We weren’t aware then of the Mattingly possibility (or news of it hadn’t traveled to Austin, at least), and so my dormant 19-year-old baseball brain was blindsided by the most awesome Winter Meetings ever, as Grieve, frustrated by Quinn’s constant waffling, turned his attention elsewhere and traded Williams, Curtis Wilkerson, Paul Kilgus, Steve Wilson, Luis Benitez, and Pablo Delgado to the Cubs for Rafael Palmeiro, Jamie Moyer, and Drew Hall (December 5); traded O’Brien, Oddibe McDowell, and Jerry Browne to the Indians for Julio Franco (December 6); and signed free agent Nolan Ryan, who was being chased by the Astros, Angels, and Giants (December 7).
If there were a Newberg Report then, it would have imploded without me ever getting around to the note that Grieve threw Quinn a bone by sending him Brower (who would get 69 more big league at-bats) for Meacham (who would get none), or that the Rangers believed they came close — almost immediately after acquiring Palmeiro and Franco and Ryan — to picking up Reds first baseman Nick Esasky for reliever Dwayne Henry (who had fanned nearly 12 batters per nine AAA innings that season, though for the fifth straight year he’d appeared in the big leagues without success). (Cincinnati would trade Esasky days later to Boston in a three-for-three deal — and he went on to have his career year, hitting 30 homers and driving in 108 runs with an .855 OPS, earning a top 20 MVP finish.)
The flip side of anticipating nothing and getting your doors blown off is when your team is perennially in contention, your front office is perennially aggressive, Twitter exists, and the baseball media tags your team as “running the Winter Meetings” . . . and then very little happens.
Of course, “winning the Winter Meetings” is even less meaningful than winning the winter, and so while a Mason Tobin pickup might headline your official Meetings activity (December 2010), signing Adrian Beltre four weeks later and trading Frankie Francisco for Mike Napoli three weeks after that doesn’t make those two pickups any less awesome just because they didn’t come down in Lake Buena Vista, Florida.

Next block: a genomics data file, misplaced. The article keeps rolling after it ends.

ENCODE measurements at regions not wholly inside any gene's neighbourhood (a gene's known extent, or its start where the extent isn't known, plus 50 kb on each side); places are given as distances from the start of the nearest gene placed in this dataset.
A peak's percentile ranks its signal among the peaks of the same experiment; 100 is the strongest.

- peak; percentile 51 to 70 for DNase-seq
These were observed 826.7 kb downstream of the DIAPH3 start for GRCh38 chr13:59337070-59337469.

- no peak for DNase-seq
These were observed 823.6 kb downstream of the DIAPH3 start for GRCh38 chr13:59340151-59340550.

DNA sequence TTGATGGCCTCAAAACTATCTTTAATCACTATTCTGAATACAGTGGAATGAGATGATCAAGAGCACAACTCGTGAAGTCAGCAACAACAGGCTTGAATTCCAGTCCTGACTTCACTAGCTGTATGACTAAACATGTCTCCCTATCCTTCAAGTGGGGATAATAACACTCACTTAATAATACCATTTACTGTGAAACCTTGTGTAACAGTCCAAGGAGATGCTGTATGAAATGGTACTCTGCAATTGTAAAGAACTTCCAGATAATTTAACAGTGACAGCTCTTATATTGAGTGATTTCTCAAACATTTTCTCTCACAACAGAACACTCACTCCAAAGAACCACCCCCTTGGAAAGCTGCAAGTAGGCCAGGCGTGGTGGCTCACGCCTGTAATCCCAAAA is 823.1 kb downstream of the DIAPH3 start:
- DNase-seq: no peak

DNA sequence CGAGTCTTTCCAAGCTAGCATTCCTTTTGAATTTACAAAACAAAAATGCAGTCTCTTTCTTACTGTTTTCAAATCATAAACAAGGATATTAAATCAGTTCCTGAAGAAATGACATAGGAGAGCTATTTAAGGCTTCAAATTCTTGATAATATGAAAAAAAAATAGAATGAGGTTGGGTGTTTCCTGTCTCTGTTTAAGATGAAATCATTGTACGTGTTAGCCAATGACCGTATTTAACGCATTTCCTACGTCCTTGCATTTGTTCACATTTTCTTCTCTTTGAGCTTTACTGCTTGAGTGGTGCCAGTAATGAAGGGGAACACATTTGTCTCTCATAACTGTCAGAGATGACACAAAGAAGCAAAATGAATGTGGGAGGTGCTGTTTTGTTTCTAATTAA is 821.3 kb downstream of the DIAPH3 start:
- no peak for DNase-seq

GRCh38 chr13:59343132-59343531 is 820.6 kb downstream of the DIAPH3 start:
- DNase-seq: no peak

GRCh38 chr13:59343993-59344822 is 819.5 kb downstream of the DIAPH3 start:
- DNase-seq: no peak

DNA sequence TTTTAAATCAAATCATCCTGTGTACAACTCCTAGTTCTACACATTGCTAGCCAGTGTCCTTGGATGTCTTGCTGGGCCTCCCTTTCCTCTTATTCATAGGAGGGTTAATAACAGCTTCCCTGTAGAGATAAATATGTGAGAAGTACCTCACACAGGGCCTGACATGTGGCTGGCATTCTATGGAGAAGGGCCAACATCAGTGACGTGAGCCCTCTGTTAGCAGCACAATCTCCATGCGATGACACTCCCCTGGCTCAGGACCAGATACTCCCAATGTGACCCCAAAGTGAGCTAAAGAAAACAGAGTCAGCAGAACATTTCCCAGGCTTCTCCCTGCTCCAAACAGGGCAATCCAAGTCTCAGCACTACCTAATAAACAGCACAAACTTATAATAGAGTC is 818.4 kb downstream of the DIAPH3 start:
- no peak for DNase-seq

The year after that, Jon Daniels wasn’t invited to take the podium on his home turf at the Hilton Anatole in Dallas when Baltimore conveyed unprotected infielder Greg Miclat to Texas after he slid through the Rule 5 Draft, to complete the trade that sent catcher Taylor Teagarden to the Orioles for minor league reliever Randy Henry. The key work Daniels and his crew did that week, while the Angels were winning the Winter Meetings by signing Albert Pujols and C.J. Wilson (en route to what would be a third of four straight seasons missing the playoffs), was selling Ray Davis in Dallas and Bob Simpson in Fort Worth on the idea of going very large on a blind bid for the rights to negotiate with a Japanese righthander they believed could break the mold as far as Asian pitchers coming to the States were concerned.
(They were right.)
Truthfully, Daniels typically doesn’t make a huge splash during his four-day hotel stay. Here’s what he’s done in his nine Winter Meetings (excluding the minor league phases of the Rule 5 Draft, except where notable):
- Dec. 5-8, 2005: Traded Alfonso Soriano to Washington for Brad Wilkerson, Armando Galarraga, and Terrmel Sledge; traded Esteban German to Kansas City for Rule 5 Draft pick used on lefthander Fabio Castro (White Sox); selected outfielders Alexi Ogando (Oakland) and Jayce Tingler (Toronto) in the AAA phase of the Rule 5 Draft
- Dec. 4-7, 2006: Re-signed free agent Vicente Padilla
- Dec. 3-6, 2007: Traded Freddy Guzman to Detroit for Chris Shelton
- Dec. 8-11, 2008: Selected infielder Guilder Rodriguez (Milwaukee) in the AAA phase of the Rule 5 Draft
- Dec. 7-10, 2009: Signed free agent Rich Harden and acquired Clay Rapada from Detroit for future considerations; traded Kevin Millwood and cash to Baltimore for reliever Chris Ray and a player to be named later — identified as minor league left-handed reliever Ben Snyder at the completion of the Rule 5 Draft, after Baltimore selected him from San Francisco
- Dec. 6-9, 2010: Sent cash to Cubs for Rule 5-drafted righthander Mason Tobin (Angels)
- Dec. 5-8, 2011: Received Miclat from Baltimore to complete the Teagarden trade
- Dec. 3-6, 2012: Signed rehabbing free agent reliever Joakim Soria, and acquired righthander Coty Woods and lost first baseman Chris McGuiness in the Rule 5 Draft
- Dec. 9-12, 2013: No action (other than acquiring quarterback/second baseman Russell Wilson in the AA phase of the Rule 5 Draft)
The bulk of the Rangers’ winter work during the Daniels Era has come before the Winter Meetings (Joe Nathan, Prince Fielder, Craig Gentry and Josh Lindblom for Michael Choice and Chris Bostick, J.P. Arencibia) or afterwards (Beltre, Napoli, Yu Darvish, Josh Hamilton, Colby Lewis, Shin-Soo Choo, Vladimir Guerrero, John Danks-plus for Brandon McCarthy-plus, lots more).